To publish web pages, you'll need a web server. The server listens for requests for web browsers and returns the web pagees specified in those requests. Web servers and web browsers communicate by using the Hypertext Transfer Protocol (HTTP), a protocol created specifically for the request and transfer of hypertext documents over the Web. Because of this use, web servers often are called HTTP servers.
Other Things Web Servers Do
Although the web server's primary purpose is to answer requests from browsers, it's responsible for several other tasks. You'll learn about some of them in the following sections.
File and Media Type Determination
In Lesson 11, "Integrating Multimedia: Sound, Video, and More," you learned about content types and how browsers and servers use file extensions to determine file types. Servers are responsible for telling the browsers what kinds of content the files contain. Web servers are configured so that they know which media types to assign to files that are requested. In "Questions to Ask Your Webmaster" later in this lesson, you'll learn about some of the important questions you should ask your web presence provider or webmaster before you publish your pages.
The web server also is responsible for very rudimentary file managementmostly in determining where to find a file and keeping track of where it's gone. If a browser requests a file that doesn't exist, the web server returns the HTTP error code 404 and sends an error page to the browser. You can configure the web server to redirect from one URL to another, automatically pointing the browser to a new URL for files that have moved. Servers can also be set up to return a particular file if a URL refers to a directory on a server without specifying a filename.
Finally, servers keep log files for information on how many times each URL on the site has been accessed, including the address of the computer that accessed it, the date and, optionally, which browser they used, and the URL of the page that referred them to your page.
Server-Side Scripts and Forms Processing
In addition to serving up static documents like HTML files and images, most web servers also offer the option of running scripts or programs that generate documents on the fly. These scripts can be used to create catalogs and shopping carts, discussion boards, clients to read email, or content management systems to publish documents dynamically. In fact, any website that you find that does more than just publish plain old documents is running some kind of script or program on the server. There are a number of popular scripting platforms available for writing web applications. Which one is available for your use depends in part on which web server you're using. PHP is probably the most popular choice. It's easy to get started with and runs on most servers. Other popular choices include Active Server Pages (or ASP), which runs on Microsoft Windows, or Java Server Pages (JSP), which can run on most servers. The old standby is CGI, which stands for the Common Gateway Interface. It provides a way for the web server to talk to external programs written in just about any language. Traditionally the most popular choice for writing CGI scripts is Perl.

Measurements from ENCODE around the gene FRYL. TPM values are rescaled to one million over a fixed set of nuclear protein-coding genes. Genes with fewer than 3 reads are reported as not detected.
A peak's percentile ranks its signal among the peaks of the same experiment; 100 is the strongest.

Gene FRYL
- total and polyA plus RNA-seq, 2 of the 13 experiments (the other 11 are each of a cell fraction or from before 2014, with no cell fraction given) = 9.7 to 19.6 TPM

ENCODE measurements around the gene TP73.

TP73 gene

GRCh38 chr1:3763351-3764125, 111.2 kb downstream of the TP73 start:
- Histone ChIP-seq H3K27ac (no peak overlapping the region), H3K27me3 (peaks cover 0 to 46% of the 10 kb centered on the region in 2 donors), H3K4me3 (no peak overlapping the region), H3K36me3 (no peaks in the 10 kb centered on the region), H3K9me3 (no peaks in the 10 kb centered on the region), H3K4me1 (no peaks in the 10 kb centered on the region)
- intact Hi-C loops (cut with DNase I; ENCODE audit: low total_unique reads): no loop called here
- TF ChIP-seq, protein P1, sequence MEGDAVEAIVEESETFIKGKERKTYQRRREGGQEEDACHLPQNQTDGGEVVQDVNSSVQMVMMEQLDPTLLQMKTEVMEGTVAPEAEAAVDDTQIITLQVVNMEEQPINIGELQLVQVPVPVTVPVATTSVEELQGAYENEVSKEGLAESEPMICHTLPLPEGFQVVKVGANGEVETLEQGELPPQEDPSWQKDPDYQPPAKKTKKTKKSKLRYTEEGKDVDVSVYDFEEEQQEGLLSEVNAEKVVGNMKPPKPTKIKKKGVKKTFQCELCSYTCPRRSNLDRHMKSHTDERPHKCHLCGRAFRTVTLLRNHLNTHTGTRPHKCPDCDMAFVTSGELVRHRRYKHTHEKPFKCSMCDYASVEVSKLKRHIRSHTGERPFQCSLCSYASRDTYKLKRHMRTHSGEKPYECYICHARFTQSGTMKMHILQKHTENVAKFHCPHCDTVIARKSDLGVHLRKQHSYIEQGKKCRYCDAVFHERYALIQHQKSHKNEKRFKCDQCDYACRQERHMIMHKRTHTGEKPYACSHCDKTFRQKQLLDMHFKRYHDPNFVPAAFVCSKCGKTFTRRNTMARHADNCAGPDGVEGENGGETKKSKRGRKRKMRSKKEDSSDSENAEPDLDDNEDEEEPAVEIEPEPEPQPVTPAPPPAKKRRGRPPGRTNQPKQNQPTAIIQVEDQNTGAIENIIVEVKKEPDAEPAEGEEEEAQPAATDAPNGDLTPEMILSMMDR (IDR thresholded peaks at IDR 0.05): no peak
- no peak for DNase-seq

Server-Side File Processing
Some servers can process files before they send them along to the browsers. On a simple level, there are server-side includes, which can insert a date or a chunk of boilerplate text into each page, or run a program. Some of the access counters you see on web pages are run in this way. Also, you can use server-side processing in much more sophisticated ways to modify files on the fly for different browsers or to execute small bits of code embedded in your pages.
Authentication and Security
Password protection is provided out of the box by most web servers. Using authentication, you can create users and assign passwords to them, and you can restrict access to certain files and directories. You can also restrict access to files or to an entire site based on site names or IP addresses. For example, you can prevent anyone outside your company from viewing files that are intended for empoyees. It's common for people to build custom authentication systems using server-side scripts as well.
For security, some servers now provide a mechanism for encrypted connections and transactions using the SSL (Secure Socket Layer) protocol. SSL allows the browser to authenticate the server, proving that the server is who it says it is, and an encrypted connection between the browser and the server so that sensitive information between the two cannot be understood if it is intercepted.